The Strong Dollar Is About to Pay Some Dividends
In times like these, I’m reminded of Robert Rubin. The former US Treasury Secretary in the Clinton administration was unequivocal that a strong dollar was in the country’s best interests, and the government should be careful not to undermine trust in the currency. The UK’s plan to ignite growth with tax cuts and borrowings has knocked down the pound and sparked fears of capital flight.
With a federal budget deficit of more than 3% of gross domestic product, no one would call the US fiscally conservative. But it increasingly looks like the cleanest of the dirty shirts among major economies. That’s reflected in the greenback. The Bloomberg Dollar Index that measures the currency against its major peers rose by the most since March 2020 at one point on Friday, extending its gain since the middle of last year to more than 17%. Other measures put the dollar at its strongest in two decades.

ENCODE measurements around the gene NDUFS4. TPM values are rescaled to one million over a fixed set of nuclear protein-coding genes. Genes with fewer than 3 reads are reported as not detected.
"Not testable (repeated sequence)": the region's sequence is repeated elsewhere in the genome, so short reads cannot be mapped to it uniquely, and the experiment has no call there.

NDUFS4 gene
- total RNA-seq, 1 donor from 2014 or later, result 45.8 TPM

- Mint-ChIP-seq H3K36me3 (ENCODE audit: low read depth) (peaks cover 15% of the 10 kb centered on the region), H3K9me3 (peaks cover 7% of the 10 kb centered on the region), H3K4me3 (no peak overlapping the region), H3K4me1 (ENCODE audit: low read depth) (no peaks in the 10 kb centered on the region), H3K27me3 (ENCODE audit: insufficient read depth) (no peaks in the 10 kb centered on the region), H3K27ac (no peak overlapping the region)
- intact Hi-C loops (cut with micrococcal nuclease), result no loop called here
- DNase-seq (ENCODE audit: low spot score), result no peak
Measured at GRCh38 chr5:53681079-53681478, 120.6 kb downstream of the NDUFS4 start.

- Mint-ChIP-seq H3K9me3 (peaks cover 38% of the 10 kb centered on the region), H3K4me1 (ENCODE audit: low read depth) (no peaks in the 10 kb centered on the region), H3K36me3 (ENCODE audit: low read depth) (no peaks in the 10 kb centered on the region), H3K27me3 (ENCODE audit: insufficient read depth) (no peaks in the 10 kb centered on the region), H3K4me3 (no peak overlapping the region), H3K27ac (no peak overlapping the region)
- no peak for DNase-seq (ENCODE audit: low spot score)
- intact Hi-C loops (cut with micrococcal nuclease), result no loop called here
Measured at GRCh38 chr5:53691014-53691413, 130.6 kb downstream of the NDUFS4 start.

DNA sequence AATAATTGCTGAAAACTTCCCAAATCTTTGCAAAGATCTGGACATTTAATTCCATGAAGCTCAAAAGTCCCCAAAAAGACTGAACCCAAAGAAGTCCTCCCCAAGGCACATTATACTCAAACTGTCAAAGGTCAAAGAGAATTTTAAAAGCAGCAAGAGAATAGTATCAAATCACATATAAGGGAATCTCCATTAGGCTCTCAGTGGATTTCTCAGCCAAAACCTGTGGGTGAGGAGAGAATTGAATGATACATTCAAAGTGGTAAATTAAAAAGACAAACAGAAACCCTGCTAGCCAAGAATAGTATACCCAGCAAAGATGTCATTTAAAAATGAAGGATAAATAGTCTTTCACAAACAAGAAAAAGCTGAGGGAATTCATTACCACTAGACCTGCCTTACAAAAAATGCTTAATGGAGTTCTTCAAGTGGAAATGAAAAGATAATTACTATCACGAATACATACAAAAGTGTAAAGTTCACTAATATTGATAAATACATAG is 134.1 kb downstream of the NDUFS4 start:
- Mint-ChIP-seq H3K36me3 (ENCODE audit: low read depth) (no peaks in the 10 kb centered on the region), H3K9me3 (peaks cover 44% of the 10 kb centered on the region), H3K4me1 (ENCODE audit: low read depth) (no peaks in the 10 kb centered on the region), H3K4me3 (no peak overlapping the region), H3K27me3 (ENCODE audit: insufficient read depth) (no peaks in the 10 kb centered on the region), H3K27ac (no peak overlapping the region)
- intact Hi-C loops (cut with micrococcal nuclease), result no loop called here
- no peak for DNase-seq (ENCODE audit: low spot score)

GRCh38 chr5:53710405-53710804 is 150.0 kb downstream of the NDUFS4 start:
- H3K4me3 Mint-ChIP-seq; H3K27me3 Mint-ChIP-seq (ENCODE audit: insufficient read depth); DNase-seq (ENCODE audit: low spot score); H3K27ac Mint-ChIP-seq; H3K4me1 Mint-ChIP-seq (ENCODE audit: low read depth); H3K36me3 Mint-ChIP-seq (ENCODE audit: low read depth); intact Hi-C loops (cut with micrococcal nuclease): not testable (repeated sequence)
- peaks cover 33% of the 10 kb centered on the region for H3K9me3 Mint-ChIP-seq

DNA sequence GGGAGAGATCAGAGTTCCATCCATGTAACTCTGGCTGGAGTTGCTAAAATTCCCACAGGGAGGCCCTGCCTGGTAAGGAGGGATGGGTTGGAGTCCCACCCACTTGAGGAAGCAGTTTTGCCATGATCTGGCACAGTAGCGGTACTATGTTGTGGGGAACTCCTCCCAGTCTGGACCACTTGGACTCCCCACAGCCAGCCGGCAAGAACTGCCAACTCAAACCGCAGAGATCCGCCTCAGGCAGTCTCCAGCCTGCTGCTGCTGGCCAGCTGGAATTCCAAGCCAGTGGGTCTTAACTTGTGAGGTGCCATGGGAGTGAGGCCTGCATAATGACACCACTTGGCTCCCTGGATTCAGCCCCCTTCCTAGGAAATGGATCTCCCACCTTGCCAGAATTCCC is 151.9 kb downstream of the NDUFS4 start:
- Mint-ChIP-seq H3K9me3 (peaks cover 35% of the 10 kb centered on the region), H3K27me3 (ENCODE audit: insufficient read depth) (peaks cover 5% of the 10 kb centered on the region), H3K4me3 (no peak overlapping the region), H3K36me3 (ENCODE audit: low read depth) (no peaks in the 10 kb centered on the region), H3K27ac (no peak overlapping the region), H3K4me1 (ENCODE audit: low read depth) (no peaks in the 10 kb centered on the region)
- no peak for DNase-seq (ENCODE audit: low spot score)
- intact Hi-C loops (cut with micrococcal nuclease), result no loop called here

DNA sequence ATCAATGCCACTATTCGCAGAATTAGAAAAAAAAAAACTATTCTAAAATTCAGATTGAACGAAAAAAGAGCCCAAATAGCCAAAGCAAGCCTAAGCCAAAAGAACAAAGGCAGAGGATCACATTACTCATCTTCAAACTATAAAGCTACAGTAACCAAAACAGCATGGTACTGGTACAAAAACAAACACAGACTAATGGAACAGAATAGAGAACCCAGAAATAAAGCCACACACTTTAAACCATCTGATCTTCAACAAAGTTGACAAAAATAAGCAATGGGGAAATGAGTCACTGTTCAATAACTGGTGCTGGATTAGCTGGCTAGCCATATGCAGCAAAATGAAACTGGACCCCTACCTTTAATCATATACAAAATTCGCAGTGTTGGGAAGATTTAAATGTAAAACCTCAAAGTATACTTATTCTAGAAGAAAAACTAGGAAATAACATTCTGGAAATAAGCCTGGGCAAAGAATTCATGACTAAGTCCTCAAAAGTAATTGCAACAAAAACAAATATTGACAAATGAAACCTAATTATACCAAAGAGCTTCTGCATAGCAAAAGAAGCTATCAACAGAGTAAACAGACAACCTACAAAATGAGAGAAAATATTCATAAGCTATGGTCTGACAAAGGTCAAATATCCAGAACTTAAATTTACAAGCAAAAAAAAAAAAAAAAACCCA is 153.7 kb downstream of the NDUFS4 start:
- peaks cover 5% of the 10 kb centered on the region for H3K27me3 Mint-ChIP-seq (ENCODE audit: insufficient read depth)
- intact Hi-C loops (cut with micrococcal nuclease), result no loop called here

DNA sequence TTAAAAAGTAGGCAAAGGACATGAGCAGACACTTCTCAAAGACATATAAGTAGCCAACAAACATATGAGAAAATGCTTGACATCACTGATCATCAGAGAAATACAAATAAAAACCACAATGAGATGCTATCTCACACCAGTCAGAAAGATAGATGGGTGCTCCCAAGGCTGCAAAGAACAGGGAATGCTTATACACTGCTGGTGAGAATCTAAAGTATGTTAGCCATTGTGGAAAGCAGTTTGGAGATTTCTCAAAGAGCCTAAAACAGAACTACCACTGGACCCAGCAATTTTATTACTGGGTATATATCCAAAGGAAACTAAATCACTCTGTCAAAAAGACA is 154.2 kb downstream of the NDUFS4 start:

The knee-jerk reaction would be that the currency’s appreciation is hurting exports by making American goods more expensive on the world stage. The Trump administration at times suggested that the dollar was too strong, and a weaker currency would benefit the US by boosting exports and cutting the trade deficit.
Such notions lose sight of the true benefits of the dollar being a dependable store of value. The assurance attracts foreign capital, which services America’s budget and trade deficits while keeping a relative lid on borrowing costs. Just last week, the Treasury Department said foreign holdings of US Treasuries and related securities rose by $70.4 billion in July to $7.50 trillion. The amount foreigners own has climbed 50% over the last decade, despite increased borrowing and bigger deficits.